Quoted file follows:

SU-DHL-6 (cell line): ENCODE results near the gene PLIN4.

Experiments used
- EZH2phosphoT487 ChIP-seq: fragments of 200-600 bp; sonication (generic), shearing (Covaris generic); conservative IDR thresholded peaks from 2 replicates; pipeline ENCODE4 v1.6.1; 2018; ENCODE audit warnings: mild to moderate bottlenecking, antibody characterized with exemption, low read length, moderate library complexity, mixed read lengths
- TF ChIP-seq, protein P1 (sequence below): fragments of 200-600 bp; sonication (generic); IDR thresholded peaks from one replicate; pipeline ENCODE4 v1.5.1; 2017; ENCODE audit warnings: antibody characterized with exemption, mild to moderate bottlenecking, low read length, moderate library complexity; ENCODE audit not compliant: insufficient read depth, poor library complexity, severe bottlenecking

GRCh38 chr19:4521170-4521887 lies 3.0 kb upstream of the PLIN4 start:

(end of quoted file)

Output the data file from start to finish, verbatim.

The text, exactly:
SU-DHL-6 (cell line): ENCODE results near the gene PLIN4.

Experiments used
- EZH2phosphoT487 ChIP-seq: fragments of 200-600 bp; sonication (generic), shearing (Covaris generic); conservative IDR thresholded peaks from 2 replicates; pipeline ENCODE4 v1.6.1; 2018; ENCODE audit warnings: mild to moderate bottlenecking, antibody characterized with exemption, low read length, moderate library complexity, mixed read lengths
- TF ChIP-seq, protein P1 (sequence below): fragments of 200-600 bp; sonication (generic); IDR thresholded peaks from one replicate; pipeline ENCODE4 v1.5.1; 2017; ENCODE audit warnings: antibody characterized with exemption, mild to moderate bottlenecking, low read length, moderate library complexity; ENCODE audit not compliant: insufficient read depth, poor library complexity, severe bottlenecking

GRCh38 chr19:4521170-4521887 lies 3.0 kb upstream of the PLIN4 start: